How To Establish The True Value Of Your Business

It took blood, sweat and tears to build the business you’ve created, but how much is it worth to someone else – for instance, a prospective buyer?

As a seller you need to determine what your business is worth and which valuation method makes sense for your situation. Exodus Business Solutions understands the differences and how to apply them to your specific industrial sector.

Asset valuation method

Add the value of your assets and subtract your liabilities to calculate how much your business would be worth if it were to be sold today. This method does not take into account any future earnings potential or any intangible value, such as the goodwill of the business. Goodwill may or may not be transferred along with new business ownership. Goodwill might include the business location or the owner’s personal reputation, or a special relationship with customers. An underperforming business may not have goodwill, so net asset valuation might accurately reflect its value.

Capitalization of earnings or cash flow

The capitalization rate represents the rate of return a buyer would require on an investment when compared to the market rate for other investments that have comparable risks. A buyer would need to determine the annual earnings trend.

Gross income multipliers

When business expenditures are predictable or in a situation where the buyer intends to drastically cut expenses after a business sale, it can be reasonable to base the business value on a gross revenues multiplier. However, this method, along with using a capitalization rate, doesn’t take into account that businesses within the same industry may have differing profit margins, based on expenses.

Assets and Earnings Valuation

The IRS recommends this method, which bases a company’s value on both assets and historical earnings. After calculating the expected returns from your business assets, then compare this total with your historical earnings. If your annual earnings are higher than the return from your assets, the difference is your excess earnings, which can be divided by a capitalization rate.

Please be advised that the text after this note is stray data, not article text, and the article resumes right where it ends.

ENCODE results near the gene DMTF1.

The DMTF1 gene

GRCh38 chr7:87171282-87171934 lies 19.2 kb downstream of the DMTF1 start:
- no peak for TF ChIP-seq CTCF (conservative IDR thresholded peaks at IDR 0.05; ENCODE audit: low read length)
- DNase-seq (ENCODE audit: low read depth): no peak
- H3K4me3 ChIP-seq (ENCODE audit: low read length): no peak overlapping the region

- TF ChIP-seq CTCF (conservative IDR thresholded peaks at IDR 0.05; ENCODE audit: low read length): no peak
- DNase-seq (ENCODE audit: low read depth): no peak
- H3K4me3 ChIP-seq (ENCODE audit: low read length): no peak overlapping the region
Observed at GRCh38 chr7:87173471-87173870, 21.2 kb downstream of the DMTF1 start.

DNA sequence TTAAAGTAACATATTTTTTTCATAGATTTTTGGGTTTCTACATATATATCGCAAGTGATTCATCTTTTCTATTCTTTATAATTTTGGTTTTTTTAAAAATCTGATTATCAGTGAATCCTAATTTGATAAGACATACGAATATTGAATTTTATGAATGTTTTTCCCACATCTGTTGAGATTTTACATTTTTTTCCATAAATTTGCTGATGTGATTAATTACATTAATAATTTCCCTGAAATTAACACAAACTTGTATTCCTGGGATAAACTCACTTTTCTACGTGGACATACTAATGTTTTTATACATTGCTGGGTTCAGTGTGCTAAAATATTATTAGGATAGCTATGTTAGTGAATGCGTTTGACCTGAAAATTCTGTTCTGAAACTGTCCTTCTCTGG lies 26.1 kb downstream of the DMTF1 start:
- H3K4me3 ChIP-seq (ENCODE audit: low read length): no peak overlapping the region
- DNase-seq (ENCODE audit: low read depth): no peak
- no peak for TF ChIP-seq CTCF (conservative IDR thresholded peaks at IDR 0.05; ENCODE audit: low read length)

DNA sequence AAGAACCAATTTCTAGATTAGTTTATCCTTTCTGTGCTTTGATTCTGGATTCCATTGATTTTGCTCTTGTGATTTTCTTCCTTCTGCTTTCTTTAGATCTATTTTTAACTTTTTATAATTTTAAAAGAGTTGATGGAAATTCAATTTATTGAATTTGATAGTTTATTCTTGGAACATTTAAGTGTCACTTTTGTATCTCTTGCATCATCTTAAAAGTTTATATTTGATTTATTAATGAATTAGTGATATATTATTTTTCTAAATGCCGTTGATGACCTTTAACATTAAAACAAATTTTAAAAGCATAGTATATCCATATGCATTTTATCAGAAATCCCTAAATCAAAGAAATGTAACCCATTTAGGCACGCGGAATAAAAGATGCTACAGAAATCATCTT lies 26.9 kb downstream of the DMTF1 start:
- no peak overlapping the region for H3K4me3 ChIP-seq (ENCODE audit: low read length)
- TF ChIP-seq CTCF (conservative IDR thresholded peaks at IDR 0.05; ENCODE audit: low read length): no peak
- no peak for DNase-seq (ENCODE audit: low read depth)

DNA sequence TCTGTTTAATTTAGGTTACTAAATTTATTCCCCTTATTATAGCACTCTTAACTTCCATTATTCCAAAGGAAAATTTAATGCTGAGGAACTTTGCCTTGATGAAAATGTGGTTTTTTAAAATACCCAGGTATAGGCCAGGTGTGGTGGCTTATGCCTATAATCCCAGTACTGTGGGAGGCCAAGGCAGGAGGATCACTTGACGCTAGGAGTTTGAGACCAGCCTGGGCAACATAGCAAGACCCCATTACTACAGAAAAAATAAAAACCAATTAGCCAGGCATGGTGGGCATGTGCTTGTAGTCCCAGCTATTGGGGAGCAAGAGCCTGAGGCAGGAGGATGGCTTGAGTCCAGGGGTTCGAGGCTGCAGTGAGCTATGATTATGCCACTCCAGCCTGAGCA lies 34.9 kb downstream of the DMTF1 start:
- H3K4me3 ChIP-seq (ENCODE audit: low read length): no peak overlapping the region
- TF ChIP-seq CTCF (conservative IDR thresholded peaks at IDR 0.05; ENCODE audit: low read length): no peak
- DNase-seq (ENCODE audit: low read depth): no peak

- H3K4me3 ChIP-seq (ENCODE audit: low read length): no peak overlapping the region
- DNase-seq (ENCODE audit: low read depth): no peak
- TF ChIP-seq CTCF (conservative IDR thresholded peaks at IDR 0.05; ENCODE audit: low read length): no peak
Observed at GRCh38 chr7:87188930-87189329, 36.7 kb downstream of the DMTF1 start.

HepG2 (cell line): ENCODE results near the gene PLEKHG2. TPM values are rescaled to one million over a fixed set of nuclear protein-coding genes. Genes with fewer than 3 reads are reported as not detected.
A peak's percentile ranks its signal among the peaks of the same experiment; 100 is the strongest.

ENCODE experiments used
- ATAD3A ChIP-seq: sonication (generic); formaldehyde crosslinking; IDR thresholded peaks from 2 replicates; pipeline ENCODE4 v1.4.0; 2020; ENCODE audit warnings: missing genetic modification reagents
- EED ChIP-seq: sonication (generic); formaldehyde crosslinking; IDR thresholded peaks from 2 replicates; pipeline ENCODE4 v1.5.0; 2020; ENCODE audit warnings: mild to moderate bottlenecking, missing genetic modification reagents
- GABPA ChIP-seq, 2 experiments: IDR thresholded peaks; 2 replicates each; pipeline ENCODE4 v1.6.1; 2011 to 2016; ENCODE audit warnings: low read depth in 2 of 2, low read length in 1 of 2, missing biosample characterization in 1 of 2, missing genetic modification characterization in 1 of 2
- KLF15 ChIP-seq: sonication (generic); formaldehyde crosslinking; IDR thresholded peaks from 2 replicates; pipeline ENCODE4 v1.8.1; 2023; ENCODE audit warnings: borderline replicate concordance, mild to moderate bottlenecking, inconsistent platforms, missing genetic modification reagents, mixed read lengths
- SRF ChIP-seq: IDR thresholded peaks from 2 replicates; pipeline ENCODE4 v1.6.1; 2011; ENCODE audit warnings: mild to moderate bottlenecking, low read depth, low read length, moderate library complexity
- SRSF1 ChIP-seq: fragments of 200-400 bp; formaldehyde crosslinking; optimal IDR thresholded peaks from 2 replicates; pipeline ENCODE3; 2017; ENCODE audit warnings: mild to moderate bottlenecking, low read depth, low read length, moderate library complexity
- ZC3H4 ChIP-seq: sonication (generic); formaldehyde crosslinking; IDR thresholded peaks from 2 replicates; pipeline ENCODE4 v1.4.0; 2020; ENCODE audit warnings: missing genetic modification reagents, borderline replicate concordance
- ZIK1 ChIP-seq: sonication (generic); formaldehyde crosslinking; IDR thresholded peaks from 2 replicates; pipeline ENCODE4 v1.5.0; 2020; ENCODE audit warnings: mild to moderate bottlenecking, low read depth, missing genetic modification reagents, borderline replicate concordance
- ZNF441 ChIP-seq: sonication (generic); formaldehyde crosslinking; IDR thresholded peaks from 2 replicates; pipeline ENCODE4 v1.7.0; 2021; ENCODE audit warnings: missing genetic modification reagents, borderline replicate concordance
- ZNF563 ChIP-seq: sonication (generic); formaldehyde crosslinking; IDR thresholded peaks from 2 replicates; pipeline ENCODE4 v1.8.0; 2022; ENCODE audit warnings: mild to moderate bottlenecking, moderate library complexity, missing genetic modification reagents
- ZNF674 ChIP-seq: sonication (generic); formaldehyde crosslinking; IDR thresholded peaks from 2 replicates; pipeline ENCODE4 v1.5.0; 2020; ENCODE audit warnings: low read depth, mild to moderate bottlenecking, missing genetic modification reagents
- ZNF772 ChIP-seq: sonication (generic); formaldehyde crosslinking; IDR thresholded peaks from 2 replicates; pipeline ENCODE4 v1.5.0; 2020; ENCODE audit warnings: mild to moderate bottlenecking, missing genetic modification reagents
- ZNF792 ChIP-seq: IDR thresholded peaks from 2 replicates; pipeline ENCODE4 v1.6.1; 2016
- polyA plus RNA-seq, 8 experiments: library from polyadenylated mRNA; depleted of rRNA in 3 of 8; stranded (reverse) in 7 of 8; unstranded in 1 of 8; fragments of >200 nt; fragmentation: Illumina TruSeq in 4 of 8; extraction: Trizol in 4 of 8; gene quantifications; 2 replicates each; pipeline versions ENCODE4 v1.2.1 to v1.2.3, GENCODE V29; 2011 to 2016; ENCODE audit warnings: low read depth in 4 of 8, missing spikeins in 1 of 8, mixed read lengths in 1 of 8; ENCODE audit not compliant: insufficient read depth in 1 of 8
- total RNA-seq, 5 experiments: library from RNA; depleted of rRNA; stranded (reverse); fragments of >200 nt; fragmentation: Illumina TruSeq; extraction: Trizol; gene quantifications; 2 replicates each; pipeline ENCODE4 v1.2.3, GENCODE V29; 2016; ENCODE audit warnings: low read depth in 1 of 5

Attracting the Right Buyer

There are generally four types of buyers in the marketplace and it’s important to consider their motivations for acquiring your business.

Strategic buyers usually are interested in investing in larger businesses, often with revenues over $20 million, and are often attracted to entering new markets that offer new technologies, proprietary processes or products. Most small businesses don’t meet the criteria to attract these types of buyers who are focused on future earnings and market share.

Industry buyers often lack strategic or synergistic motivations for purchasing a business. Their goals are to locate and secure raw materials or products and negotiate the best possible price to benefit their company or organization.

Financial buyers often are interested in cash flow. They have money to invest, and are looking for a variety of different businesses within varying industries. If they don’t have the experience, they may need significant training and assistance from existing management after the sale, which should be reflected in the purchase price.

Corporate, or sophisticated, buyers are an attractive buyer for most businesses. They often take into account future earnings when assessing a company’s value. This financial information should be well-documented with credible and supportable assumptions to attract these types of buyers.

To receive a fair and accurate market value for your business, enlist the support of an expert in the field, like Exodus Business Solutions By hiring a professional to create a detailed valuation report, it demonstrates to potential buyers that you understand the market and your company’s true worth.

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